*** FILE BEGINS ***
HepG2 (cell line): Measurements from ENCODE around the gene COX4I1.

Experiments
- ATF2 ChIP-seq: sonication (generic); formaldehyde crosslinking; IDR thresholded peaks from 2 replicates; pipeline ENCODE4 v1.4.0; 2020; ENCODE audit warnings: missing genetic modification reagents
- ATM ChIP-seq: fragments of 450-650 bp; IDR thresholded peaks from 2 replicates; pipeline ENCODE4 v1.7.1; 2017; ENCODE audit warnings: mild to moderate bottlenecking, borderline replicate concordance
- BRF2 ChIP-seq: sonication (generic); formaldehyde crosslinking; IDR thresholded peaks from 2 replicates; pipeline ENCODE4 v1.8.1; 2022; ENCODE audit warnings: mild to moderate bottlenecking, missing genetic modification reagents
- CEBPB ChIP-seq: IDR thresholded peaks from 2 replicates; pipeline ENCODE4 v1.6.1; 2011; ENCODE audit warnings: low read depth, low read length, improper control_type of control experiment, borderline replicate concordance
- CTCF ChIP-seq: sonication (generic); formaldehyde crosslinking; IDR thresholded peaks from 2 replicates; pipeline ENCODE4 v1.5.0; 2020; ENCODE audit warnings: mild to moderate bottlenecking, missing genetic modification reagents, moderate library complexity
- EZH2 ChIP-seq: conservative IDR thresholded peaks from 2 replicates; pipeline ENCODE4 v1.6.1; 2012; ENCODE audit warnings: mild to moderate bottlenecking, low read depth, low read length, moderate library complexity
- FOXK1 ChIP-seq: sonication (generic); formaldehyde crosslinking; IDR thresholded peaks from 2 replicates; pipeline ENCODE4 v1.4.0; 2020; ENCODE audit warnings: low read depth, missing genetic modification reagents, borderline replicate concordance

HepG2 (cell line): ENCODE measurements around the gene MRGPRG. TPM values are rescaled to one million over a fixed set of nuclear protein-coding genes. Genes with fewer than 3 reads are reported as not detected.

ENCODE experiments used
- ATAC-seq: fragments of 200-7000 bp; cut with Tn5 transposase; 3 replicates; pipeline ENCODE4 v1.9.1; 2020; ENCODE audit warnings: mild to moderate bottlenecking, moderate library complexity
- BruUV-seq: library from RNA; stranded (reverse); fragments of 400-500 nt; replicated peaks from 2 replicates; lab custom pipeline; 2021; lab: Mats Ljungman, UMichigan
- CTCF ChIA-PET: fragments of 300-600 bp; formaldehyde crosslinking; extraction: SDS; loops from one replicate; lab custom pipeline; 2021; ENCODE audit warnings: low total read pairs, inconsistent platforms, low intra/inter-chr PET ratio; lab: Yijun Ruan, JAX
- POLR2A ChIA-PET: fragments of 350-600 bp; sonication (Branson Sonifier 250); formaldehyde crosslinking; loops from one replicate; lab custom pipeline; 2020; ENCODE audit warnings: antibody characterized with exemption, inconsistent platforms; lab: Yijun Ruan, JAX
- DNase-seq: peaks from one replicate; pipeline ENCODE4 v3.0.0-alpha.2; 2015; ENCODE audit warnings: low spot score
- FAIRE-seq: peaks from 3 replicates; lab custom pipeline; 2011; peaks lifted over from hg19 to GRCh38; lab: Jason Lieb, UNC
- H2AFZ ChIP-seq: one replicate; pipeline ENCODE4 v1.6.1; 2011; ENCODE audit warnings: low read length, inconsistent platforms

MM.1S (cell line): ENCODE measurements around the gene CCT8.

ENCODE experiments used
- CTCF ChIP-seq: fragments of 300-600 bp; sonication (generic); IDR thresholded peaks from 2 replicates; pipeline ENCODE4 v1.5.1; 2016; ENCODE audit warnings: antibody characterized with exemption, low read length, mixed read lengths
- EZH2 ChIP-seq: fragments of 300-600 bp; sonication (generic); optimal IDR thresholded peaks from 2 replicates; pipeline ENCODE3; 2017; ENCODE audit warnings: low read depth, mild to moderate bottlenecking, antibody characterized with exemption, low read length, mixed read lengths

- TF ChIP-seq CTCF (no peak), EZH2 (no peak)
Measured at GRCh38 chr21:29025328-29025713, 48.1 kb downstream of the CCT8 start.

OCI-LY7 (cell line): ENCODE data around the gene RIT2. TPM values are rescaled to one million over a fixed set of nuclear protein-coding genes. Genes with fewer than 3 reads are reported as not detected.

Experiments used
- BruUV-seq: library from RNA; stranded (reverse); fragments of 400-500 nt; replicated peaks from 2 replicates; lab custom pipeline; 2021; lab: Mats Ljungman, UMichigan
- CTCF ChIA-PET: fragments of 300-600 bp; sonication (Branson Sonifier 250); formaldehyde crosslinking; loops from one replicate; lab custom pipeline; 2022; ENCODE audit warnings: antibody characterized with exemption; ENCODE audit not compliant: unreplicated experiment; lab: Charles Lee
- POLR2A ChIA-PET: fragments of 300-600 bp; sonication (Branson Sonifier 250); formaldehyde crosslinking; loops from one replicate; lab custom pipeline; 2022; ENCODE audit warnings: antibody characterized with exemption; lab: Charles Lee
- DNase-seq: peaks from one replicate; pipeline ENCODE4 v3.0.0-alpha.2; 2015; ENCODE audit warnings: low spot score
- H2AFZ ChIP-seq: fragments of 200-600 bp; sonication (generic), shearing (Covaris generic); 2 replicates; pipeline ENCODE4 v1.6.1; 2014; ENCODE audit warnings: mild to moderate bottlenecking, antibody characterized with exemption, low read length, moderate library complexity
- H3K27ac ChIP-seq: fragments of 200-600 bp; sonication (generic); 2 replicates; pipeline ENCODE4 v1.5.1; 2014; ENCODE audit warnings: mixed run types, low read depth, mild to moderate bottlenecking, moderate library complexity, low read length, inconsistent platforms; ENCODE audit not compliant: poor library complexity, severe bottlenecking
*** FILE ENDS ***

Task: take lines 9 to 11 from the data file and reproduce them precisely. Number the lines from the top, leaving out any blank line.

- FOXK1 ChIP-seq: sonication (generic); formaldehyde crosslinking; IDR thresholded peaks from 2 replicates; pipeline ENCODE4 v1.4.0; 2020; ENCODE audit warnings: low read depth, missing genetic modification reagents, borderline replicate concordance

HepG2 (cell line): ENCODE measurements around the gene MRGPRG. TPM values are rescaled to one million over a fixed set of nuclear protein-coding genes. Genes with fewer than 3 reads are reported as not detected.

ENCODE experiments used